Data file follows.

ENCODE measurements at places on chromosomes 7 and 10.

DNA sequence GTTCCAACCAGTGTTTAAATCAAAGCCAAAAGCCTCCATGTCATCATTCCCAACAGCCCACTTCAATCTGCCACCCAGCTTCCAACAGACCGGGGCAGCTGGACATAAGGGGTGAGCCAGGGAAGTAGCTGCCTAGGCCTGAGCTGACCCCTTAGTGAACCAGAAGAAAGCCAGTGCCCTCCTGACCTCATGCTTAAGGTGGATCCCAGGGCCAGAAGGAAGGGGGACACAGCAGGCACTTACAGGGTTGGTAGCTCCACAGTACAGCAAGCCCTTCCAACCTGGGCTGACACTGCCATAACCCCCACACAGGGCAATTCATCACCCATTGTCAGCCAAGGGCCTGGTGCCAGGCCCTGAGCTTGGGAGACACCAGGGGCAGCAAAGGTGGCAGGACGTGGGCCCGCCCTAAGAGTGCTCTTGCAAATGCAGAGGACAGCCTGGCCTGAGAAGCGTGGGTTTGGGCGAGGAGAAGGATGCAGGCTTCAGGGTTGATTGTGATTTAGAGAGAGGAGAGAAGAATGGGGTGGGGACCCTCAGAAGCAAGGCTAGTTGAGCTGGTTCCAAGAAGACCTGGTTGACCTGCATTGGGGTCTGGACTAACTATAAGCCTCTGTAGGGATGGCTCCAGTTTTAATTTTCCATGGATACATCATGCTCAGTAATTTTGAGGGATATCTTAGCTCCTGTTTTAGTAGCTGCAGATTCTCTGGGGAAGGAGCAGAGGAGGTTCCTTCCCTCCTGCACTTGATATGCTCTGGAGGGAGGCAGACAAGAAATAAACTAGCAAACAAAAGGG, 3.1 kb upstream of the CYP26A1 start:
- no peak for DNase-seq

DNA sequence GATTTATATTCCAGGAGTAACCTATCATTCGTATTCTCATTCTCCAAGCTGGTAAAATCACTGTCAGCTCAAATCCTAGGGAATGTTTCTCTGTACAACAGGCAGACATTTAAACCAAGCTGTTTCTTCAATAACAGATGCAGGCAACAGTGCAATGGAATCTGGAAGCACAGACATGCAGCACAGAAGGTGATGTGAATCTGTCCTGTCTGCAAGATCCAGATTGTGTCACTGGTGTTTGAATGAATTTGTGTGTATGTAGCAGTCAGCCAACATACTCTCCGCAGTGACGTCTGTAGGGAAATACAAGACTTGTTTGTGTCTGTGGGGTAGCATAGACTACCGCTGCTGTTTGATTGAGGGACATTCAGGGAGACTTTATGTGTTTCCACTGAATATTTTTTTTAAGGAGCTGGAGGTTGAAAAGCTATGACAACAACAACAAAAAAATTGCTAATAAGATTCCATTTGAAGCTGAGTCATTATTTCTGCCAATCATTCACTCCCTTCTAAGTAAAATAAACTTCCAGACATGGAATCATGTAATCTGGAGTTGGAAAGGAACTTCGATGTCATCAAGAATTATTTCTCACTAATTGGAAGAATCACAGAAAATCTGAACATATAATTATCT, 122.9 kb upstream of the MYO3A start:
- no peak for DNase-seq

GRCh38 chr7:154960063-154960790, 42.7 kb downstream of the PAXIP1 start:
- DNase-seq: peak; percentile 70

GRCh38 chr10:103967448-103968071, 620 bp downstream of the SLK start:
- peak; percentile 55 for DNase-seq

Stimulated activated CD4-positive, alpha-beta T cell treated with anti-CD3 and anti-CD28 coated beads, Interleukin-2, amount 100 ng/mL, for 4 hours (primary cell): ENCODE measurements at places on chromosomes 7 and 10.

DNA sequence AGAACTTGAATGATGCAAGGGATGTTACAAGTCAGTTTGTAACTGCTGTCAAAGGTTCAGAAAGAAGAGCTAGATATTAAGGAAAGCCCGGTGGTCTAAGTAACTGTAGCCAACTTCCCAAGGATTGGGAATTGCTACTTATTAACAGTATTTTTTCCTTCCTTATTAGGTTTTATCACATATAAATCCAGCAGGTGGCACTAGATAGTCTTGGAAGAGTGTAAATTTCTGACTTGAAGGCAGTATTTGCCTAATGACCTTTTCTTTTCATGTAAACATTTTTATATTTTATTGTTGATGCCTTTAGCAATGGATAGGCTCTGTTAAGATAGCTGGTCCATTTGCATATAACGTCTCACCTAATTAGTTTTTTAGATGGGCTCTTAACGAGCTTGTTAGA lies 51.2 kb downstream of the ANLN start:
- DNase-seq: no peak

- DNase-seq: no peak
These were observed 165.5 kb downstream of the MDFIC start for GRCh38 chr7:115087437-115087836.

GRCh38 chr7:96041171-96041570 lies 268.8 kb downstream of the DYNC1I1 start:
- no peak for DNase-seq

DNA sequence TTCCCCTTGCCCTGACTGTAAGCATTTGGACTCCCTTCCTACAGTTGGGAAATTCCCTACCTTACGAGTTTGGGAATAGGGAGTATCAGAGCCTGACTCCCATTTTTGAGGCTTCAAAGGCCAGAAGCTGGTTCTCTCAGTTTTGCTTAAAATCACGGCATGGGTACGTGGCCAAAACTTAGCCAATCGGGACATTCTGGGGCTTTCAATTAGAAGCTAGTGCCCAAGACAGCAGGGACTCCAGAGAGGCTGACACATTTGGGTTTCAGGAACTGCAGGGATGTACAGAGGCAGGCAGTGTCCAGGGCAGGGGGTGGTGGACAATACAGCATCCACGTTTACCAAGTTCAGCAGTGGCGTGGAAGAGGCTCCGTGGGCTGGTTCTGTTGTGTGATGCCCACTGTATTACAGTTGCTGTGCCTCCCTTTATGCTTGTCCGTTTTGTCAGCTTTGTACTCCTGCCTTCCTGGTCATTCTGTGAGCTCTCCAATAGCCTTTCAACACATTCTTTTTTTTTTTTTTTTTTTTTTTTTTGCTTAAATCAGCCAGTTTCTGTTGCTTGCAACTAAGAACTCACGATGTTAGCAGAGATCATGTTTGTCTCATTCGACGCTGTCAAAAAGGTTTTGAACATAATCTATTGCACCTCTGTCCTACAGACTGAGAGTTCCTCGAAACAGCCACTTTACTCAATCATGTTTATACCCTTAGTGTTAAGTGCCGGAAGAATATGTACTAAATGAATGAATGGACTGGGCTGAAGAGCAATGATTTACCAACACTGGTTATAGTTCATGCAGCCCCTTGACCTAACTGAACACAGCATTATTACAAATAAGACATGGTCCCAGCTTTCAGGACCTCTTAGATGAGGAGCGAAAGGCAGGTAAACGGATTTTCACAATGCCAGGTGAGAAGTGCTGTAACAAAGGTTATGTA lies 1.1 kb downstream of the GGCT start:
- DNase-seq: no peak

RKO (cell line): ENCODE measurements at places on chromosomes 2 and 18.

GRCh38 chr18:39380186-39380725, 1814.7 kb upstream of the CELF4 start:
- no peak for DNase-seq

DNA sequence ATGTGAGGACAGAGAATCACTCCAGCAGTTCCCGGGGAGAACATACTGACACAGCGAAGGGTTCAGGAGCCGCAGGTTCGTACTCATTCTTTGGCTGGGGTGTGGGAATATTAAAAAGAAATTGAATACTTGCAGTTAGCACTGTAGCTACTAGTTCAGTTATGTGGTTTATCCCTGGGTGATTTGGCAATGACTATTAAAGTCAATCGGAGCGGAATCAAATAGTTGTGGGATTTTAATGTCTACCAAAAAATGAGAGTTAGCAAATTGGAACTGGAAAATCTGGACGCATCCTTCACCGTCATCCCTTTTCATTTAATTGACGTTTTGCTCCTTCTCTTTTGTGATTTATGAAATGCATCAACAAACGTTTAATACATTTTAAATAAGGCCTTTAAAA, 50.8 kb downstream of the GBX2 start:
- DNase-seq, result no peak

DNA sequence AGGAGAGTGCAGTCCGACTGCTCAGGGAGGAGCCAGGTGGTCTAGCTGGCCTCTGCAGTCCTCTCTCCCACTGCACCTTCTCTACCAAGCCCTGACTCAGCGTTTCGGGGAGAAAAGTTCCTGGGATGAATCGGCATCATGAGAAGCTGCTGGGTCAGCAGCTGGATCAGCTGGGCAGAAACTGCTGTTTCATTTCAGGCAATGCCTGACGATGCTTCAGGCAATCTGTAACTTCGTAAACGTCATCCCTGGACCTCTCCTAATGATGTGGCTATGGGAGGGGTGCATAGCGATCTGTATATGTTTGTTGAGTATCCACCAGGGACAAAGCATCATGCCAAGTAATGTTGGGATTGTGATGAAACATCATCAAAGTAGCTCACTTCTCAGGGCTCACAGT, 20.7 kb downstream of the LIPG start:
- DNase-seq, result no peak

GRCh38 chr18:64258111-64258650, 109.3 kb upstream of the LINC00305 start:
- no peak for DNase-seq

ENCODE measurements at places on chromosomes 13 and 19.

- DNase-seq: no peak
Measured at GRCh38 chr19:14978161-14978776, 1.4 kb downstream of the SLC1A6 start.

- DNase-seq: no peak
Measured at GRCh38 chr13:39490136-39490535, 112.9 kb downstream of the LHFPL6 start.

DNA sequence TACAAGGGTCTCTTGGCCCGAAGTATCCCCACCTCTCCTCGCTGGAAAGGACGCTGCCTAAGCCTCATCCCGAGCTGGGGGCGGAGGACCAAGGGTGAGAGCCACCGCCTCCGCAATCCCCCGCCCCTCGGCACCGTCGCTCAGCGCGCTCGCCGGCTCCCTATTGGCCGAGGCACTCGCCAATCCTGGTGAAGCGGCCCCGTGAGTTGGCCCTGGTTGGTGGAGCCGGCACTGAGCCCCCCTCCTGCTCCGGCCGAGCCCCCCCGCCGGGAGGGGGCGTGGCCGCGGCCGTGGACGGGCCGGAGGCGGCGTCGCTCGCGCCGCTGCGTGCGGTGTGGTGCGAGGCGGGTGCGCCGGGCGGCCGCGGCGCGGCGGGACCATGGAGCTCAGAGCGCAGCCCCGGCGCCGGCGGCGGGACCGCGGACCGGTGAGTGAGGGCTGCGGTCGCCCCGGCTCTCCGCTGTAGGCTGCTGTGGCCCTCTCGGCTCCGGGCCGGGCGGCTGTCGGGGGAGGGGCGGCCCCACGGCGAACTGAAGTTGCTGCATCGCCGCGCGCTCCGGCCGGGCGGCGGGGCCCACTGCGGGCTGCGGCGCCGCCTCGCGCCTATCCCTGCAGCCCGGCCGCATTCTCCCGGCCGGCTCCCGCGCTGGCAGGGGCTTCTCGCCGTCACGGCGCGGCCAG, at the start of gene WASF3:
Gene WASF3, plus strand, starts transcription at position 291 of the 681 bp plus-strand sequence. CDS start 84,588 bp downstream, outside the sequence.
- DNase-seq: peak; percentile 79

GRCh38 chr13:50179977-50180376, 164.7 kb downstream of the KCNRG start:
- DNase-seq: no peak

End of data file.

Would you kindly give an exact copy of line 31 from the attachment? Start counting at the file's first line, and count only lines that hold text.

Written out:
- DNase-seq: no peak